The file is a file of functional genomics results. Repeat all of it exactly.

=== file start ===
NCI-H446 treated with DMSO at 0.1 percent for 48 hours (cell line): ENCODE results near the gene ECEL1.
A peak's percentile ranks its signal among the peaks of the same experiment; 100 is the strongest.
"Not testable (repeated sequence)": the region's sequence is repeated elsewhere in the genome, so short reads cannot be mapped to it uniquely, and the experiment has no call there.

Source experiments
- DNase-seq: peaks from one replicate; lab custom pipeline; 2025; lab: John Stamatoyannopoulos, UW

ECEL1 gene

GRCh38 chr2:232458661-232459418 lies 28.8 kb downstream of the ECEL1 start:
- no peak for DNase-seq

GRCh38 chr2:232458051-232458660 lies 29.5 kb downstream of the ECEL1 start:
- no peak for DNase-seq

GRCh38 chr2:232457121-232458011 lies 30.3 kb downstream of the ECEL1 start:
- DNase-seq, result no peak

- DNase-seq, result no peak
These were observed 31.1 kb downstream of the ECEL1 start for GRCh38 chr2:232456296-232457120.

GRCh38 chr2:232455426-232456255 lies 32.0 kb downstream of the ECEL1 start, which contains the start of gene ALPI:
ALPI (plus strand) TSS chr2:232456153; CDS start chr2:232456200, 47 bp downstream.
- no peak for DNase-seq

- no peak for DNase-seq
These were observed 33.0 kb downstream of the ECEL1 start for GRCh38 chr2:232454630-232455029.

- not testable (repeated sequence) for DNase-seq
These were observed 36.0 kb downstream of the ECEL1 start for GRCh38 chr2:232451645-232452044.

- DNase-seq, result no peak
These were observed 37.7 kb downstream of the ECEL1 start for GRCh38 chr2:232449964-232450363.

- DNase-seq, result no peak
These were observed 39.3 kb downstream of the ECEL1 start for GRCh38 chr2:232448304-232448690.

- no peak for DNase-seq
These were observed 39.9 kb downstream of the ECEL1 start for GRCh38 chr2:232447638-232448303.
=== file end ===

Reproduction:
NCI-H446 treated with DMSO at 0.1 percent for 48 hours (cell line): ENCODE results near the gene ECEL1.
A peak's percentile ranks its signal among the peaks of the same experiment; 100 is the strongest.
"Not testable (repeated sequence)": the region's sequence is repeated elsewhere in the genome, so short reads cannot be mapped to it uniquely, and the experiment has no call there.

Source experiments
- DNase-seq: peaks from one replicate; lab custom pipeline; 2025; lab: John Stamatoyannopoulos, UW

ECEL1 gene

GRCh38 chr2:232458661-232459418 lies 28.8 kb downstream of the ECEL1 start:
- no peak for DNase-seq

GRCh38 chr2:232458051-232458660 lies 29.5 kb downstream of the ECEL1 start:
- no peak for DNase-seq

GRCh38 chr2:232457121-232458011 lies 30.3 kb downstream of the ECEL1 start:
- DNase-seq, result no peak

- DNase-seq, result no peak
These were observed 31.1 kb downstream of the ECEL1 start for GRCh38 chr2:232456296-232457120.

GRCh38 chr2:232455426-232456255 lies 32.0 kb downstream of the ECEL1 start, which contains the start of gene ALPI:
ALPI (plus strand) TSS chr2:232456153; CDS start chr2:232456200, 47 bp downstream.
- no peak for DNase-seq

- no peak for DNase-seq
These were observed 33.0 kb downstream of the ECEL1 start for GRCh38 chr2:232454630-232455029.

- not testable (repeated sequence) for DNase-seq
These were observed 36.0 kb downstream of the ECEL1 start for GRCh38 chr2:232451645-232452044.

- DNase-seq, result no peak
These were observed 37.7 kb downstream of the ECEL1 start for GRCh38 chr2:232449964-232450363.

- DNase-seq, result no peak
These were observed 39.3 kb downstream of the ECEL1 start for GRCh38 chr2:232448304-232448690.

- no peak for DNase-seq
These were observed 39.9 kb downstream of the ECEL1 start for GRCh38 chr2:232447638-232448303.